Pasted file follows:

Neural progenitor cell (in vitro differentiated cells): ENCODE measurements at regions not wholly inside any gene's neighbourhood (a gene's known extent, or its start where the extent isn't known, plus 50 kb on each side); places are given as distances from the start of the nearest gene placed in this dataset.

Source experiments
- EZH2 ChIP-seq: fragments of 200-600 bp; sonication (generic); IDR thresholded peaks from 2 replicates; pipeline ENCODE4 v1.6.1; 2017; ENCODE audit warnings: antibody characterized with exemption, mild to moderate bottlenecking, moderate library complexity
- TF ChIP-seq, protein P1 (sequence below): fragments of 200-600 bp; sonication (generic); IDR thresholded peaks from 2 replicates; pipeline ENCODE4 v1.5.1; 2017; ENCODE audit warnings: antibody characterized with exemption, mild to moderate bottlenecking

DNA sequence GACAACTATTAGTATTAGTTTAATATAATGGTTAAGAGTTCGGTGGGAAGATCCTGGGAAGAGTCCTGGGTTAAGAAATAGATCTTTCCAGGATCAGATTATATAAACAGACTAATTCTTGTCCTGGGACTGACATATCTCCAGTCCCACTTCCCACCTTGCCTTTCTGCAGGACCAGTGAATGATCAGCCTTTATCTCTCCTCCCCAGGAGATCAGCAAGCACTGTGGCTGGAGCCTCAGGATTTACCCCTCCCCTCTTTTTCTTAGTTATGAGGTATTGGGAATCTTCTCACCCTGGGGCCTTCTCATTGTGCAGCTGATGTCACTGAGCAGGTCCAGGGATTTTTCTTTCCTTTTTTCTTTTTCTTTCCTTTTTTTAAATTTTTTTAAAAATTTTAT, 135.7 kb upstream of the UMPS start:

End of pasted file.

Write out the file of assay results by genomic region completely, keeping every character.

Neural progenitor cell (in vitro differentiated cells): ENCODE measurements at regions not wholly inside any gene's neighbourhood (a gene's known extent, or its start where the extent isn't known, plus 50 kb on each side); places are given as distances from the start of the nearest gene placed in this dataset.

Source experiments
- EZH2 ChIP-seq: fragments of 200-600 bp; sonication (generic); IDR thresholded peaks from 2 replicates; pipeline ENCODE4 v1.6.1; 2017; ENCODE audit warnings: antibody characterized with exemption, mild to moderate bottlenecking, moderate library complexity
- TF ChIP-seq, protein P1 (sequence below): fragments of 200-600 bp; sonication (generic); IDR thresholded peaks from 2 replicates; pipeline ENCODE4 v1.5.1; 2017; ENCODE audit warnings: antibody characterized with exemption, mild to moderate bottlenecking

DNA sequence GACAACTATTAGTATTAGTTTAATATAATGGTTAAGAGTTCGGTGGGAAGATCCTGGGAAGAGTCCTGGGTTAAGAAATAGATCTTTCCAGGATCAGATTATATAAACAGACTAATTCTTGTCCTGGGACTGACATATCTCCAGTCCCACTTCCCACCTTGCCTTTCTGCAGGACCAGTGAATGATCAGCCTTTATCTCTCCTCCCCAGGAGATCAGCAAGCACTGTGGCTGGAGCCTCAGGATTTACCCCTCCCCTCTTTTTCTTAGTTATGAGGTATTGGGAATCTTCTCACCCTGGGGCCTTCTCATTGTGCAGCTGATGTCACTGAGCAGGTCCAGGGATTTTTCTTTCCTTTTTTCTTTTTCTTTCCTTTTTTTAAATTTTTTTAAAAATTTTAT, 135.7 kb upstream of the UMPS start: